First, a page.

# Bounding the minimal maximum norm of a solution of a linear system.

I would be grateful for pointing me out a reference to some general bound on the $\ell_{\infty}$ norm of a solution of a linear system. To be specific, suppose that we have an underdetermined linear system $Ax = b$. What I want to know, is some general upper bound on the minimum $\ell_{\infty}$ norm of the solution.

In other words: I want to know that I can find a solution of the system with a norm not greater than...

Bound should be in terms of: the number of variables, the number of equations (we can assume that this number is much smaller if it helps) and of course of $A$ and $b$.

For example, if we have $n$ variables and one equation: $a_1x_1 + a_2x_2 + \ldots + a_nx_n = b$, then the minimal norm is given by $\frac{|b|}{|a_1|+|a_2| + \ldots + |a_n|}$. I suspect that for an arbitrary number of equations, smaller than $n$, there should exist some nice estimation of the norm. I have searched in the web for such a result on my own, but have only managed to find a papers concerning the problem of finding such solution algoritmically and no explicit bounds were mentioned.

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You say overdetermined in the first paragraph, but your example is underdetermined. Which one is it you are looking for? – Igor Rivin Oct 15 '12 at 17:26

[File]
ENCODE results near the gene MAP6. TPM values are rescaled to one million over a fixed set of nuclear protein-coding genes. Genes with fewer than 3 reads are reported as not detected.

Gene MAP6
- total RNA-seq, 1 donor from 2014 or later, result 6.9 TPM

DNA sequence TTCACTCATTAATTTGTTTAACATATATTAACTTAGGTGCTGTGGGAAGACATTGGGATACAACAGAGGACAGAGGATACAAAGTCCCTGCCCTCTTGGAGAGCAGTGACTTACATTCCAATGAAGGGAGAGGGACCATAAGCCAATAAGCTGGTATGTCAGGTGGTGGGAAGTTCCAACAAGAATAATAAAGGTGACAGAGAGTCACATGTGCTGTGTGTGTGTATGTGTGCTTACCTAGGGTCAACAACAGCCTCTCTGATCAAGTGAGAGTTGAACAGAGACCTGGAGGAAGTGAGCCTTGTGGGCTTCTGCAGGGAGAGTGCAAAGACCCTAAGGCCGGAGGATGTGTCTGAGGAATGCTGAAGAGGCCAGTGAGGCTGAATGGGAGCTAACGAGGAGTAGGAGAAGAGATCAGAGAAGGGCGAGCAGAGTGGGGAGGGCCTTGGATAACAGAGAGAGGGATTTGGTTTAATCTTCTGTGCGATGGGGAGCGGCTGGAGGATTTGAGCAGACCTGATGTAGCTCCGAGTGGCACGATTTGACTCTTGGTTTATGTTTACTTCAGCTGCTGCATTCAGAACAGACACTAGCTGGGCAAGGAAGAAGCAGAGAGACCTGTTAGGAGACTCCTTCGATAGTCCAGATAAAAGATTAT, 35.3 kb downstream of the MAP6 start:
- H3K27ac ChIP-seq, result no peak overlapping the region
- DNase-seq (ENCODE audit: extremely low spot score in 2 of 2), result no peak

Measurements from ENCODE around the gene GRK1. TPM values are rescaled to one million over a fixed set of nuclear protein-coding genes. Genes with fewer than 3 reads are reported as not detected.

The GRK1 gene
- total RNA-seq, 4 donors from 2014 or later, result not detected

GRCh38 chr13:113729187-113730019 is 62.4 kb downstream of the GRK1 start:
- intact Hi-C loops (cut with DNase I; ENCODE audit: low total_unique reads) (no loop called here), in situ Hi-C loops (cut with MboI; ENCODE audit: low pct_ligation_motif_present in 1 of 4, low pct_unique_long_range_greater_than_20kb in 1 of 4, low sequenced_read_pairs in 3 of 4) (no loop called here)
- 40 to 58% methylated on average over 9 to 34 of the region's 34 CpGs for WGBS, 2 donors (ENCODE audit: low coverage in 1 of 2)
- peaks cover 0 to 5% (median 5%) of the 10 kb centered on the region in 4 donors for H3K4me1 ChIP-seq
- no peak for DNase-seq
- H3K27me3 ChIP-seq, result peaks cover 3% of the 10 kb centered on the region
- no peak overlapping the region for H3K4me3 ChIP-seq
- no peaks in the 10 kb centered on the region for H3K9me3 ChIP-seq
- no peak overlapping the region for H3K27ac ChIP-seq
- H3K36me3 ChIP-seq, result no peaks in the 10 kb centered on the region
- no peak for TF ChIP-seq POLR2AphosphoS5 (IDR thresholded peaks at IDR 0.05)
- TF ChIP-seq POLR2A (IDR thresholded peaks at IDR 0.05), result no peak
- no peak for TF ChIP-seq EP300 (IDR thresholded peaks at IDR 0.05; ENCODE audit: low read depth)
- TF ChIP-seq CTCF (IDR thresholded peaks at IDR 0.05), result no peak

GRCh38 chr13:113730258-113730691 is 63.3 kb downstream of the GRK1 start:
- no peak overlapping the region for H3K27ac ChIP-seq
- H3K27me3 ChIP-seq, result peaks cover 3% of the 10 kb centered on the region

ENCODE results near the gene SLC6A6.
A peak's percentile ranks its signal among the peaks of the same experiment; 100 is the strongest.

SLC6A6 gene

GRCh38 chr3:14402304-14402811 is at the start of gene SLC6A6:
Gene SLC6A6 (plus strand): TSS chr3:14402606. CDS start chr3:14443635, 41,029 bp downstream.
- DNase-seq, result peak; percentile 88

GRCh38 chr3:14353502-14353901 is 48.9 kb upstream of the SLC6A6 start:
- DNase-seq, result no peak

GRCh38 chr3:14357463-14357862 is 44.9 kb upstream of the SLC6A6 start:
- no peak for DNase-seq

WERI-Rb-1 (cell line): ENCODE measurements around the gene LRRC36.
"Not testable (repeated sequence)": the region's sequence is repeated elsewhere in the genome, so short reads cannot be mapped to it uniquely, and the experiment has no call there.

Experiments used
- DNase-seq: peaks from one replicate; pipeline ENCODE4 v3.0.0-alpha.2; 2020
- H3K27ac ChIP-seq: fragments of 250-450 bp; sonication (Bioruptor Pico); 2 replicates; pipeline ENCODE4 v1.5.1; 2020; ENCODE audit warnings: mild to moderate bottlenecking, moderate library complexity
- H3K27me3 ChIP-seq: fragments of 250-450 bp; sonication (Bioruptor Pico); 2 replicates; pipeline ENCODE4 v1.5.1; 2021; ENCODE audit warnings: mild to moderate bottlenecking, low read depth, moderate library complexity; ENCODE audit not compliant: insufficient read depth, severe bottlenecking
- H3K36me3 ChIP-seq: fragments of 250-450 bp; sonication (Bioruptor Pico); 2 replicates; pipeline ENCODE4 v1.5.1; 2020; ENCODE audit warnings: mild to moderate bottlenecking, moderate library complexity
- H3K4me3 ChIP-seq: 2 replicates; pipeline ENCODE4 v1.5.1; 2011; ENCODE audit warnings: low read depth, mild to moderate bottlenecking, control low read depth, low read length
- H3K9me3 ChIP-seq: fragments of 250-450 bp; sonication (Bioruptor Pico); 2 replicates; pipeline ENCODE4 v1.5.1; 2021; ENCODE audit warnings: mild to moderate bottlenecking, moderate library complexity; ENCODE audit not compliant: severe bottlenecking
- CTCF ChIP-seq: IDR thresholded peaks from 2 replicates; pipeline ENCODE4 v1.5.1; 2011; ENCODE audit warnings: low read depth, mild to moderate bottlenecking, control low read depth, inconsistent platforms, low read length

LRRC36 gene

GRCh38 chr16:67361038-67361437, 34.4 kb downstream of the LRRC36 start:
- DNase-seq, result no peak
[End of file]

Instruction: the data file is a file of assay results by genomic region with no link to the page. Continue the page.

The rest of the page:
I've meant an undetermined system. Thank you. – user3645 Oct 15 '12 at 17:55

I believe you cannot give any general bound, but if the coefficients are integers, this is Siegel's Lemma: a system of $M$ equations in $N$ variables with integer coefficients $b_{ij}$ has an integer solution $X$ with $\|X\|_\infty \le (NB)^{M/(N-M)}$, where $B=\|b_{ij}\|_\infty$.
The question is easier with $L^2$ norm instead of $L^\infty$ norm -- obviously the former upper bounds the latter. Now, you are trying to minimize the norm of $x$ subject to the constraints that $x \cdot v_i = b_i.$ Using Lagrange multipliers, we see that we need $x = \sum \lambda_j v_j.$ Plugging into the original equation, we get $\mathbf{\lambda} V^t V = b.$ Since $V^t V$ is symmetric, it can be (orthogonally) diagonalized) to the matrix of the squares of singular values of $V.$ Let $\sigma_0$ be the smallest such singular value. This upper bounds all $\lambda$s by $b_{\max}/\sigma_0^2,$ and then we get an upper bound on the $L^2$ norm of $x$ in the obvious way.
Should it be $\frac{x^T}{ \| x \|} = - \sum \lambda_k v_k$? – Valery Saharov May 26 at 17:04